A long time ago, Haxe enabled support for targeting multiple target languages (such as JavaScript and C++) while a cross-platform framework enabled support for multiple target platforms (such as Windows and Linux).

The more that we could develop one project for multiple platforms, the more that we needed a tool to manage assets, template files, and all the unique scaffolding required to go cross-platform.

These tools grew over time and found their way into Lime. These are the backbone to many OpenFL and Lime projects, making it simple to deploy to web, desktop, mobile and other platforms from one codebase.

Our goal from the very beginning was to try and share our tools. Based on discussions from leading developers at Haxe Summit, we heard from many that there was a desire for many of the features including in the Lime tools, made available more broadly to other frameworks in the Haxe community. One feature specifically that piqued interest specifically was the “*.hxp” file format – a file written in Haxe, executed on the fly for building Haxe based projects.

Today, we would like to share the initial release of a tool called HXP.

What is HXP?

HXP is a library with Haxe 3 and Haxe 4 for turning Haxe source code into script files. You can use HXP as a replacement for Haxe HXML, or for complicated bash and batch file scripts.

We are releasing HXP first using an initial departure from the Lime tools, but hope to gather feedback and work toward a version 2.x API that may continue to build on the promise of the HXP project.

In addition to providing the ability to execute Haxe code on the fly, HXP includes a standard API for making files, creating directories, executing commands, parsing command-line arguments, log output and other features common to command-line scripting. We are also hoping to move as much of the platform-specific utilities (for Xcode, Gradle, Flash, AIR, etc) written in Lime tools and move them to HXP to make them widely available.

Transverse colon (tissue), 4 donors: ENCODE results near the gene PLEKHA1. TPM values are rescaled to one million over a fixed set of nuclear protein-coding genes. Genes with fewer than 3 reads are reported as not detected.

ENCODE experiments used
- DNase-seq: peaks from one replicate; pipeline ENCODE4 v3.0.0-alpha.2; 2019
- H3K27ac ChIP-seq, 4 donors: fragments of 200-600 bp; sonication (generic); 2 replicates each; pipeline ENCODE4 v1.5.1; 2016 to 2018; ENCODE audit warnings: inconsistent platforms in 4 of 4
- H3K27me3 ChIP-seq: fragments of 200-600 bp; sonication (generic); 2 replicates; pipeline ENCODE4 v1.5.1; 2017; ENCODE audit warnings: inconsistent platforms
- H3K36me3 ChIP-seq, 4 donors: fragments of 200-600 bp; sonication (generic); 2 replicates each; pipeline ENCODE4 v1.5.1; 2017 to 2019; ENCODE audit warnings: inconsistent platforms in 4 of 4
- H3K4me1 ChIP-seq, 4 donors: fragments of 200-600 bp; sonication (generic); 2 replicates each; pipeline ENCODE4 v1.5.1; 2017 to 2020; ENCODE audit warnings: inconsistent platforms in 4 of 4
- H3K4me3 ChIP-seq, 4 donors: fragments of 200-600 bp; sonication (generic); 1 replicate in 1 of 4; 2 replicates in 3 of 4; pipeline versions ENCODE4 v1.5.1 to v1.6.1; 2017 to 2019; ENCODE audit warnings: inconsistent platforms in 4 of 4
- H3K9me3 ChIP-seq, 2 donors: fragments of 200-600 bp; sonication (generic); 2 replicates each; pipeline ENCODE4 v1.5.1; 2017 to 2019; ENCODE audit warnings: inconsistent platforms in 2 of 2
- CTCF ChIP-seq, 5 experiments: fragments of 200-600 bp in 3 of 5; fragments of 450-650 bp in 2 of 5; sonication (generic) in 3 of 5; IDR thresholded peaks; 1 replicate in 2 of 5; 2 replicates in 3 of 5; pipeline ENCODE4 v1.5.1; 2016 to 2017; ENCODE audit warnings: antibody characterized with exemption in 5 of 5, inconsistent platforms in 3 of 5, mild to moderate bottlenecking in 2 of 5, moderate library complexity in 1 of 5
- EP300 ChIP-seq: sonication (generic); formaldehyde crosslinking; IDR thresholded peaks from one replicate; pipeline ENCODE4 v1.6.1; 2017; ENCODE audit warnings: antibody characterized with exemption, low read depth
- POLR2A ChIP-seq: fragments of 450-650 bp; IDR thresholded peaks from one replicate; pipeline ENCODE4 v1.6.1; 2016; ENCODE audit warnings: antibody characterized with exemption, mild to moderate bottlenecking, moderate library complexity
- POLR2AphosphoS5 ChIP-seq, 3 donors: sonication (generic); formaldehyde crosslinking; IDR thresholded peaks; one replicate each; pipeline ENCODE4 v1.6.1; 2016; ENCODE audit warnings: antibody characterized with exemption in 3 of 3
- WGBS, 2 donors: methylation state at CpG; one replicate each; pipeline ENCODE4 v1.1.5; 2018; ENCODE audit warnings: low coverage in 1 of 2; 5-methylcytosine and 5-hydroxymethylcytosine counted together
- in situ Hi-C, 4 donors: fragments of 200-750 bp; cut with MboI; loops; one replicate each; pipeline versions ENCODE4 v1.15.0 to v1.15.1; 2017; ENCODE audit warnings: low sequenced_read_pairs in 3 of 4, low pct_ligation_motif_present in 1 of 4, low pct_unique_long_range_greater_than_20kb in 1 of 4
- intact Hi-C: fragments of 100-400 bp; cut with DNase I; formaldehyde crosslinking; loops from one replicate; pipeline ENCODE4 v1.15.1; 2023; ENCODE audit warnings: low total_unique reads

HXP is also compatible with being pre-compiled into Neko or other binaries as well, if runtime scripting is not desired.

Basic Example

What does an HXP script look like? Here’s a quick example:

// script.hx
class Script {
	public function new () {
		trace ("HELLO FROM HXP");

Pretty simple.

With hxp installed from haxelib, open a command-prompt or terminal, and change to the same directory as the script (or optionally, you can pass the directory or file path to the script as the second argument).

Just run hxp


We can spice this up with more commands. For example, this script compiles Haxe code, then runs a local web server for testing HTML5 content. This script assumes there is an “index.html” in the “bin” directory, though larger scripts can copy template files, similar to the Lime tools

import hxp.*;

class Script {

    public function new () {
        var hxml = new HXML ({ cp: ["src"], main: "Main.hx", js: "bin/index.js" });
        hxml.build ();
        PlatformTools.launchWebServer ("bin");

For convenience, you can also execute scripts using the -verbose or -v flag, to get additional feedback on which directories are created, which commands are executed, and is especially for debugging or getting additional details.

Optionally, you can extend the hxp.Script class for automatic parsing of arguments. For example, consider this case:

class Script extends hxp.Script {

    public function new () {
        super ();
        trace (command);
        trace (commandArgs);
        trace (flags.keys ());
        trace (defines.keys ());
        trace (options.keys ());

When you extend hxp.Script, default argument parsing is included for you. Arguments which begin with a single dash (such as -debug) will be treated as a “flag”, starting with -D is a “define”, and starting with two dashes (such as --out-dir) is an “option”. All other arguments will be considered a command (first), then command arguments.

For example:

hxp command arg1 arg2 -debug -Ddefine -Ddefine2=value --option=value

How To Get HXP?


Run the following commands:

haxelib install hxp
haxelib run hxp --install-hxp-alias


We hope that we can start the discussion on building better shared tools between Haxe projects, and that the initial release we’ve put out of HXP will help move things forward in that direction.

September 28, 2018 | View Comments
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